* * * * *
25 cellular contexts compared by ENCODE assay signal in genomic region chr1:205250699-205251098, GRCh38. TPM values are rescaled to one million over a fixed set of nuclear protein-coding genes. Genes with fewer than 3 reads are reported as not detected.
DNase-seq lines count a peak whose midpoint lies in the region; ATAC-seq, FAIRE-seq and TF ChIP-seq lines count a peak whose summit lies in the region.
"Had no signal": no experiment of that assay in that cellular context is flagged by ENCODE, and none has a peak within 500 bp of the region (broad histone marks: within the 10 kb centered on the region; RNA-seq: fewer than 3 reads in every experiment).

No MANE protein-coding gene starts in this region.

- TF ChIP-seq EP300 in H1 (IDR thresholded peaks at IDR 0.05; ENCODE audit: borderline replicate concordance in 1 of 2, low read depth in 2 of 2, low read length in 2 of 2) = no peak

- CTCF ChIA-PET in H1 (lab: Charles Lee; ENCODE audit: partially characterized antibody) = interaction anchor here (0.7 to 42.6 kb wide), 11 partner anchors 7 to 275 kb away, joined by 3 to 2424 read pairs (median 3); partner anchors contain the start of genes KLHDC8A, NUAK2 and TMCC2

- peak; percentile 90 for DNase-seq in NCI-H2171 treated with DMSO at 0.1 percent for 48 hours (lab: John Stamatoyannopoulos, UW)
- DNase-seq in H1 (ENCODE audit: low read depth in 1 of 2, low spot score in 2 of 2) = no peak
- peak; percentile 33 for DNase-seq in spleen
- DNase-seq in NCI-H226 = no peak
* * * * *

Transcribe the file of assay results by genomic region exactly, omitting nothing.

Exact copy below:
25 cellular contexts compared by ENCODE assay signal in genomic region chr1:205250699-205251098, GRCh38. TPM values are rescaled to one million over a fixed set of nuclear protein-coding genes. Genes with fewer than 3 reads are reported as not detected.
DNase-seq lines count a peak whose midpoint lies in the region; ATAC-seq, FAIRE-seq and TF ChIP-seq lines count a peak whose summit lies in the region.
"Had no signal": no experiment of that assay in that cellular context is flagged by ENCODE, and none has a peak within 500 bp of the region (broad histone marks: within the 10 kb centered on the region; RNA-seq: fewer than 3 reads in every experiment).

No MANE protein-coding gene starts in this region.

- TF ChIP-seq EP300 in H1 (IDR thresholded peaks at IDR 0.05; ENCODE audit: borderline replicate concordance in 1 of 2, low read depth in 2 of 2, low read length in 2 of 2) = no peak

- CTCF ChIA-PET in H1 (lab: Charles Lee; ENCODE audit: partially characterized antibody) = interaction anchor here (0.7 to 42.6 kb wide), 11 partner anchors 7 to 275 kb away, joined by 3 to 2424 read pairs (median 3); partner anchors contain the start of genes KLHDC8A, NUAK2 and TMCC2

- peak; percentile 90 for DNase-seq in NCI-H2171 treated with DMSO at 0.1 percent for 48 hours (lab: John Stamatoyannopoulos, UW)
- DNase-seq in H1 (ENCODE audit: low read depth in 1 of 2, low spot score in 2 of 2) = no peak
- peak; percentile 33 for DNase-seq in spleen
- DNase-seq in NCI-H226 = no peak